<br />
Originally a Georgian residential street, Dominick Street was constructed in the 1750s by the Dominick family. <br />
<br />
It was once a fashionable place to reside but with the passing of time the street fell into decline and many of large houses became tenement buildings.<br />
<br />
In the 1960s, Dublin City Council cleared Dominick Street of a number of the terraced houses on the lower section  that were classed as tenements and replaced them with eight blocks of five-storey flats, containing 198 units.<br />
<br />
Recently with a renewed commitment to regeneration and the creation of sustainable communities, the decision was made to demolish these flat complexes and replace them with a mixed-use, mixed tenure scheme, within the 1.26 ha site.</p>			<p><a href="https://www.flickr.com/people/infomatique/">infomatique</a> posted a photo:</p>
	
<p><a href="https://www.flickr.com/photos/infomatique/49441494761/" title="UPPER DOMINICK STREET [DUBLIN 7]-159556"><img src="https://live.staticflickr.com/65535/49441494761_f431c463a0_m.jpg" width="240" height="160" alt="UPPER DOMINICK STREET [DUBLIN 7]-159556" /></a></p>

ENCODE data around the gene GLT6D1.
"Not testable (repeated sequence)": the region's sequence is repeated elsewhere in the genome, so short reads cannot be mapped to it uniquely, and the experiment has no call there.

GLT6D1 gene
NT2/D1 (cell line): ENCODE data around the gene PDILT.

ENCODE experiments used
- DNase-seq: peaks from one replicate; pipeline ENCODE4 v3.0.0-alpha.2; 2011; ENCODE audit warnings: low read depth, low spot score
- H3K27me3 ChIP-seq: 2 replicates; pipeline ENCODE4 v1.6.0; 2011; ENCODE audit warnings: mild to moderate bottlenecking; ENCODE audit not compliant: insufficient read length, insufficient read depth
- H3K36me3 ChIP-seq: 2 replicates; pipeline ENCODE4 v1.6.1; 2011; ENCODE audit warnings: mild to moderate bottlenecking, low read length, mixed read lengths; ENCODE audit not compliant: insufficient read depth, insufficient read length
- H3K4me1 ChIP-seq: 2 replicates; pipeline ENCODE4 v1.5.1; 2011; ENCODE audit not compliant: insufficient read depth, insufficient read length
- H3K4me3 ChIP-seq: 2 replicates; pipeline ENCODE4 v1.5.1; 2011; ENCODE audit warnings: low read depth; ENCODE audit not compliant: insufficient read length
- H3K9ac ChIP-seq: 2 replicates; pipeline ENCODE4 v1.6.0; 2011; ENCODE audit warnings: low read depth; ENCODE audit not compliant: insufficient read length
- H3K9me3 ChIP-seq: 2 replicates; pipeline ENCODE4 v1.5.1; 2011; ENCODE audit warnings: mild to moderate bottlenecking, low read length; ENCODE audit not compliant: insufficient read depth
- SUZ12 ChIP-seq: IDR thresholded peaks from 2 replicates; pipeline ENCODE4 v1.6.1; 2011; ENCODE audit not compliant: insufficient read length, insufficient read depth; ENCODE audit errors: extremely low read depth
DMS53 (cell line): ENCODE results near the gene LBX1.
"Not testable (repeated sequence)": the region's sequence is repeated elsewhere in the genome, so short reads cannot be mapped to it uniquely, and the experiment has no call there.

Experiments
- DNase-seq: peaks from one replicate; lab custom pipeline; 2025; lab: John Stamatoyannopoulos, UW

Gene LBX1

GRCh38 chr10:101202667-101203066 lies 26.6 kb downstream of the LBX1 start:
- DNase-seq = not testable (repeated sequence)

<p>There are two sections to the street - Upper and Lower. The upper section now features a number of large Student Accommodation Complexes and three pubs.<br />
<br />
Originally a Georgian residential street, Dominick Street was constructed in the 1750s by the Dominick family. <br />
<br />
It was once a fashionable place to reside but with the passing of time the street fell into decline and many of large houses became tenement buildings.<br />
<br />
In the 1960s, Dublin City Council cleared Dominick Street of a number of the terraced houses on the lower section  that were classed as tenements and replaced them with eight blocks of five-storey flats, containing 198 units.<br />
<br />
Recently with a renewed commitment to regeneration and the creation of sustainable communities, the decision was made to demolish these flat complexes and replace them with a mixed-use, mixed tenure scheme, within the 1.26 ha site.</p>			<p><a href="https://www.flickr.com/people/infomatique/">infomatique</a> posted a photo:</p>